While it is difficult to contemplate being unable to make one’s own health care decisions, the possibility of this happening as we age or face a medical emergency raises important questions. If you are temporarily incapacitated and unable to make or communicate to others decisions about your health care, how can you ensure that someone you trust can step in and make decisions on your behalf? Similarly, how can you protect your right to decline unwanted medical treatment if you are unable to make health care decisions and have a terminal, end stage medical condition? Having an advanced health care directive, which includes a health care power of attorney and a living will, goes a long way towards addressing these questions and ensuring that your health care wishes will be followed.
Health Care Power of Attorney
Under a durable health care power of attorney, you appoint an agent – usually a close family member or a friend — to make health care decisions for you if you are unable to yourself. In the health care power of attorney, you can specify which medical decision-making powers you want your agent to have. In the event your health care agent has to act on your behalf, he or she must act in your best interest and is supposed to make decisions based on understanding your health care wishes. It is important to talk with your health care agent about your treatment preferences so that he/she knows what they are, and for those preferences to be included in your advanced health care directive documents.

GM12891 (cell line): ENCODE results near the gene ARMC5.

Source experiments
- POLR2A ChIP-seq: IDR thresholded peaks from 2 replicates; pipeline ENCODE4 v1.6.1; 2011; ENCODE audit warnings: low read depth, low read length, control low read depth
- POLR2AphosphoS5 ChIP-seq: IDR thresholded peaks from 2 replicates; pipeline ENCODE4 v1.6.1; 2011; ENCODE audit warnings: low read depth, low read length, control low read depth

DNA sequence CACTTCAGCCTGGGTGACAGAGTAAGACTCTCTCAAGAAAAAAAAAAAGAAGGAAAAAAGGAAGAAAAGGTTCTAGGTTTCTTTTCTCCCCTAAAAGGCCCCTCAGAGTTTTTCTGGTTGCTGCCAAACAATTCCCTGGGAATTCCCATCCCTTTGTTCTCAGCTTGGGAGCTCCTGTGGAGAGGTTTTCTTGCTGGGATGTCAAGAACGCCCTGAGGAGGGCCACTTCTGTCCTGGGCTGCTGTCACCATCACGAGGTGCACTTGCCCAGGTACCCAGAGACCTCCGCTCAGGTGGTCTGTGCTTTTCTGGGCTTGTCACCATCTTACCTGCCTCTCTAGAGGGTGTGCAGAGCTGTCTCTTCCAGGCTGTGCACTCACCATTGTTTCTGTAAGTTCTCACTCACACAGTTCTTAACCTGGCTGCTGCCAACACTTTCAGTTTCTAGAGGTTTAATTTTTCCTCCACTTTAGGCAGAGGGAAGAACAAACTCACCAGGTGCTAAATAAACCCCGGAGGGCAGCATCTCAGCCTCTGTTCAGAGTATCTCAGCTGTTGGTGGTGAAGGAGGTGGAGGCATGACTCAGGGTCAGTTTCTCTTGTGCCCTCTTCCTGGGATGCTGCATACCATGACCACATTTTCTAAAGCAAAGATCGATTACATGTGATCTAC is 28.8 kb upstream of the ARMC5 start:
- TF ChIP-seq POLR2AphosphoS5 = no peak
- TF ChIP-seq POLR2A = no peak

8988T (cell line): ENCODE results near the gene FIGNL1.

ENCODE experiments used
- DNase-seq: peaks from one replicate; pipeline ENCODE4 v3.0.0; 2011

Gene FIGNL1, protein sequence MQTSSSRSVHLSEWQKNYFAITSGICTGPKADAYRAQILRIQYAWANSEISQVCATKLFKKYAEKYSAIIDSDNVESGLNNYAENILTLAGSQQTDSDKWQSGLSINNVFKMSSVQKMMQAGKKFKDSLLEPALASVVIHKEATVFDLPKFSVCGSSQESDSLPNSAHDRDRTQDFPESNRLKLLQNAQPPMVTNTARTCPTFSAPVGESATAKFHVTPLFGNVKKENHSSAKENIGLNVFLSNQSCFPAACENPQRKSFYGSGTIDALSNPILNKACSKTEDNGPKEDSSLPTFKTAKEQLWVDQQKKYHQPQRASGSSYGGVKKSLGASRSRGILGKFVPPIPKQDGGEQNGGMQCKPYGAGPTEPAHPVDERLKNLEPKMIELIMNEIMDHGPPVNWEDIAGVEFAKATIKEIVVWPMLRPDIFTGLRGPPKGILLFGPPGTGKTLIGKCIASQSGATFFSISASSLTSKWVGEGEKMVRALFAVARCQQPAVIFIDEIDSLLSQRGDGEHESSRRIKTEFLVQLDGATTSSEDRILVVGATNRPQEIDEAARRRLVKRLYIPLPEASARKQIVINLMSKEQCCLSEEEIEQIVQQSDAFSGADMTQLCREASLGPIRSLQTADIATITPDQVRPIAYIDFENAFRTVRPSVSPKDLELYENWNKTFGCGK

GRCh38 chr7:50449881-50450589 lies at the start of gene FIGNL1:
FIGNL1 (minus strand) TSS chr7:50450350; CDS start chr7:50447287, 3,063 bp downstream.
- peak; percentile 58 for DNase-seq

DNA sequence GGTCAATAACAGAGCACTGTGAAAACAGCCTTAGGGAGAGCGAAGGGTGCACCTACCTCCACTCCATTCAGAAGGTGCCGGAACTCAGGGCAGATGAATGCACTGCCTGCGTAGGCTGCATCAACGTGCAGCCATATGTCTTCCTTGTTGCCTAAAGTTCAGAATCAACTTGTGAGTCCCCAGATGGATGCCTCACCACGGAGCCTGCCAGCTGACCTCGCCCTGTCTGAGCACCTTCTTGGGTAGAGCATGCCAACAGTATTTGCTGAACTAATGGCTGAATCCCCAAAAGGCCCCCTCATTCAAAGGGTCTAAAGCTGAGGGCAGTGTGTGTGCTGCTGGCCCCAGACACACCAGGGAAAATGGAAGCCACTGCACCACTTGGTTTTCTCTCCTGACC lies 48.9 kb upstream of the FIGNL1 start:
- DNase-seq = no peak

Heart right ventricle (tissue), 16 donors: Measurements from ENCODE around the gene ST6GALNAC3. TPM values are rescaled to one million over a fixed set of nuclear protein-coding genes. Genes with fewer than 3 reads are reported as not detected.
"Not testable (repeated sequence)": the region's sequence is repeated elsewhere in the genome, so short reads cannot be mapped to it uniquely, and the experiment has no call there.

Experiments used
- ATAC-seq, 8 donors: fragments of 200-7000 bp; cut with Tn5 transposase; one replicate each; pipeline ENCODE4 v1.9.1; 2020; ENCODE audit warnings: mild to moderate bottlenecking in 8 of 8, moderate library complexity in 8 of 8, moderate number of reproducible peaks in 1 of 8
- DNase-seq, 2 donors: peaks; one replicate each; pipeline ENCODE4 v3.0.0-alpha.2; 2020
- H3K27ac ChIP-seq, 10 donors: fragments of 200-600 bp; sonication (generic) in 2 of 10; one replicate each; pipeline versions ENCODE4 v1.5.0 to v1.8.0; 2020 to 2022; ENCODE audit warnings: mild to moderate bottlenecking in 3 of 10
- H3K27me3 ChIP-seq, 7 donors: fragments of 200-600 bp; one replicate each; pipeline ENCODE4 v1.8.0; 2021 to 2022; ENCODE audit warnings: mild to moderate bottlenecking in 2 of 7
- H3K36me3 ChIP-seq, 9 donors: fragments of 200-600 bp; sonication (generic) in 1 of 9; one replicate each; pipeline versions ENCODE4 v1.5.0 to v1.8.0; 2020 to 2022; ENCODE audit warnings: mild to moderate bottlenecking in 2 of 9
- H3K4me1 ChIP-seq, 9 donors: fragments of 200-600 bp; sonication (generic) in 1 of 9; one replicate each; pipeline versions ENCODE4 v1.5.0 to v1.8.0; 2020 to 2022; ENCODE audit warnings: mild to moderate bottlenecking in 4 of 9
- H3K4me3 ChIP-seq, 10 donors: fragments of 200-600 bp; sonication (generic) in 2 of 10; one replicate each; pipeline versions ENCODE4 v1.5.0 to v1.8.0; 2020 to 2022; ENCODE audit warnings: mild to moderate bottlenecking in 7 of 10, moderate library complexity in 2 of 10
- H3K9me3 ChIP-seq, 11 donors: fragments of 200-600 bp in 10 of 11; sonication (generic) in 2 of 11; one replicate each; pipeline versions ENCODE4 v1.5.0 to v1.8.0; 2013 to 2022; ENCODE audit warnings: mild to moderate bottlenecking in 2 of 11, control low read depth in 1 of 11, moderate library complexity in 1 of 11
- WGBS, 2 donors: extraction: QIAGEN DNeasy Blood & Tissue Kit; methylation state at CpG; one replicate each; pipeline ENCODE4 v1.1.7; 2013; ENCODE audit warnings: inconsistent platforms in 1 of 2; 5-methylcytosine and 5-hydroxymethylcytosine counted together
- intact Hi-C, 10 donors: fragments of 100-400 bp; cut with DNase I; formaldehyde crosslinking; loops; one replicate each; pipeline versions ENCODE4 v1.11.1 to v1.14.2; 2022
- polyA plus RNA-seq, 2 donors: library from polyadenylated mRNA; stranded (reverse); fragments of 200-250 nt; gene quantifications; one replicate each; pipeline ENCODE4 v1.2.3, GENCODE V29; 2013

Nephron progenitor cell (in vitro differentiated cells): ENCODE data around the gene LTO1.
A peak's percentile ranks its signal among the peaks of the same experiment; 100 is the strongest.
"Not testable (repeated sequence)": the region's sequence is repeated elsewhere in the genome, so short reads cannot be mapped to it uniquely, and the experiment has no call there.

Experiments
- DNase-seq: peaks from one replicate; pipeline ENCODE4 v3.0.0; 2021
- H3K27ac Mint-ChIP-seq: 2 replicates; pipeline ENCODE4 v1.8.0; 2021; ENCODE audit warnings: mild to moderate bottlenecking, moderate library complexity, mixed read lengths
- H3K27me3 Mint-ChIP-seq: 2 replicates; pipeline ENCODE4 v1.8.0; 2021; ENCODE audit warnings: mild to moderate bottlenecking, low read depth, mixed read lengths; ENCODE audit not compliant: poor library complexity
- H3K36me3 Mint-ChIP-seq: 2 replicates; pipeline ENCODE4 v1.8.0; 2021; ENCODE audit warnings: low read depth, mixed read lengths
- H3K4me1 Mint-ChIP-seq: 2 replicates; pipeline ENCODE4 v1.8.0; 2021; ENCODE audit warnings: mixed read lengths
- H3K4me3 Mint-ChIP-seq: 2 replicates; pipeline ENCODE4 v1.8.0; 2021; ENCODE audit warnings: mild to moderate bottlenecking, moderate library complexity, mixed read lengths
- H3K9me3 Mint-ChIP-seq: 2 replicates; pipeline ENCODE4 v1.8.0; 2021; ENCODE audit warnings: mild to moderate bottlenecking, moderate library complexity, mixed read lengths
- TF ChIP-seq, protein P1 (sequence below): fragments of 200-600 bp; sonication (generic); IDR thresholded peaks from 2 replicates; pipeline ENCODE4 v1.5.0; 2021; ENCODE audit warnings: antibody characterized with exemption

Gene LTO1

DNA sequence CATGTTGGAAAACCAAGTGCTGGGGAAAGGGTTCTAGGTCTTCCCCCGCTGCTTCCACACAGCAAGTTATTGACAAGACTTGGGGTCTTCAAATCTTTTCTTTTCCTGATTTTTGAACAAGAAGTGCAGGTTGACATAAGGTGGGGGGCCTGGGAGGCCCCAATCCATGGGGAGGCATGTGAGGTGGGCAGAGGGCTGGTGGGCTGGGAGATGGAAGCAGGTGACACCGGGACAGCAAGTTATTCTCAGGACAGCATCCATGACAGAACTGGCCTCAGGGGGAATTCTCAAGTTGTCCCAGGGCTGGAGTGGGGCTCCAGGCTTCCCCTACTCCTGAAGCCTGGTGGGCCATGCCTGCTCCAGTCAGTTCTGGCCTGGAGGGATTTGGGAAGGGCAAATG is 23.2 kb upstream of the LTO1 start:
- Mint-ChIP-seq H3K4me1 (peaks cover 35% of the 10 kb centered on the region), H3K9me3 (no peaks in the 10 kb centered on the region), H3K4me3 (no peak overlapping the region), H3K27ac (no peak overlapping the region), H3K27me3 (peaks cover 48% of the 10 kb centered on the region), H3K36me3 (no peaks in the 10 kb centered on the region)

In a living will, you instruct your health care agent and health care providers what life sustaining treatments you wish to initiate, continue, withhold or withdraw, in the event you have an end-stage medical condition. A living will only becomes effective when your attending physician has a copy and determines you (1) are unable to understand, make or communicate health care decisions for yourself; and (2) have either an end stage medical condition or are permanently unconscious. Through a living will, you can select which life prolonging procedures you want to decline and provide other specific directions about end of life care, thus making it more likely that your wishes for end of life care will be honored.
If you have questions about advanced health care directives, please contact me at firstname.lastname@example.org or my office through my website at www.brkoganlaw.com.